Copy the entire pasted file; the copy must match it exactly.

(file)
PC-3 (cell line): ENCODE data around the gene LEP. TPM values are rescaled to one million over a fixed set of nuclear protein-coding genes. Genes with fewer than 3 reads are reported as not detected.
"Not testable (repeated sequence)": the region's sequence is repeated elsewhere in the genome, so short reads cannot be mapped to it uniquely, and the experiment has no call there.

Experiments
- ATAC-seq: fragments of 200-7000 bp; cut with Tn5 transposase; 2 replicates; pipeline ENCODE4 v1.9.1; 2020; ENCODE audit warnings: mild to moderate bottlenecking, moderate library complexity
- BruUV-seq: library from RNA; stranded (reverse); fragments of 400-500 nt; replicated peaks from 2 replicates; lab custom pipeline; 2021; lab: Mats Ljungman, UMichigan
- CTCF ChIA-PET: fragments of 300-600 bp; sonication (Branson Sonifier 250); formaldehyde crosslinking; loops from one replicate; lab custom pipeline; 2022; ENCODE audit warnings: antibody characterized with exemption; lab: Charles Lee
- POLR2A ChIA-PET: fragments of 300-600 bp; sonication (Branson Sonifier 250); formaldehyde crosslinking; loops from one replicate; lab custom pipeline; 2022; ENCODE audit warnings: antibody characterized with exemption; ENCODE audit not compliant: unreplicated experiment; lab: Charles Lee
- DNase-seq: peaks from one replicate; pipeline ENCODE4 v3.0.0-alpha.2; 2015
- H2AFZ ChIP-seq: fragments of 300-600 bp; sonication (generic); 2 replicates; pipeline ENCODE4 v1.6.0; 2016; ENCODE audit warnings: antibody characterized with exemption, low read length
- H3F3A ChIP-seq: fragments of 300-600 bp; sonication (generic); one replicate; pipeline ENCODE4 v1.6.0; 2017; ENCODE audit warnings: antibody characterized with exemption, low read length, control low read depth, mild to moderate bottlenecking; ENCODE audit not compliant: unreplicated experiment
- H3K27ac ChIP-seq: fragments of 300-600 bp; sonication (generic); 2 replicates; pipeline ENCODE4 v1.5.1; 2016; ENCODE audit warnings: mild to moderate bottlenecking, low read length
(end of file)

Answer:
PC-3 (cell line): ENCODE data around the gene LEP. TPM values are rescaled to one million over a fixed set of nuclear protein-coding genes. Genes with fewer than 3 reads are reported as not detected.
"Not testable (repeated sequence)": the region's sequence is repeated elsewhere in the genome, so short reads cannot be mapped to it uniquely, and the experiment has no call there.

Experiments
- ATAC-seq: fragments of 200-7000 bp; cut with Tn5 transposase; 2 replicates; pipeline ENCODE4 v1.9.1; 2020; ENCODE audit warnings: mild to moderate bottlenecking, moderate library complexity
- BruUV-seq: library from RNA; stranded (reverse); fragments of 400-500 nt; replicated peaks from 2 replicates; lab custom pipeline; 2021; lab: Mats Ljungman, UMichigan
- CTCF ChIA-PET: fragments of 300-600 bp; sonication (Branson Sonifier 250); formaldehyde crosslinking; loops from one replicate; lab custom pipeline; 2022; ENCODE audit warnings: antibody characterized with exemption; lab: Charles Lee
- POLR2A ChIA-PET: fragments of 300-600 bp; sonication (Branson Sonifier 250); formaldehyde crosslinking; loops from one replicate; lab custom pipeline; 2022; ENCODE audit warnings: antibody characterized with exemption; ENCODE audit not compliant: unreplicated experiment; lab: Charles Lee
- DNase-seq: peaks from one replicate; pipeline ENCODE4 v3.0.0-alpha.2; 2015
- H2AFZ ChIP-seq: fragments of 300-600 bp; sonication (generic); 2 replicates; pipeline ENCODE4 v1.6.0; 2016; ENCODE audit warnings: antibody characterized with exemption, low read length
- H3F3A ChIP-seq: fragments of 300-600 bp; sonication (generic); one replicate; pipeline ENCODE4 v1.6.0; 2017; ENCODE audit warnings: antibody characterized with exemption, low read length, control low read depth, mild to moderate bottlenecking; ENCODE audit not compliant: unreplicated experiment
- H3K27ac ChIP-seq: fragments of 300-600 bp; sonication (generic); 2 replicates; pipeline ENCODE4 v1.5.1; 2016; ENCODE audit warnings: mild to moderate bottlenecking, low read length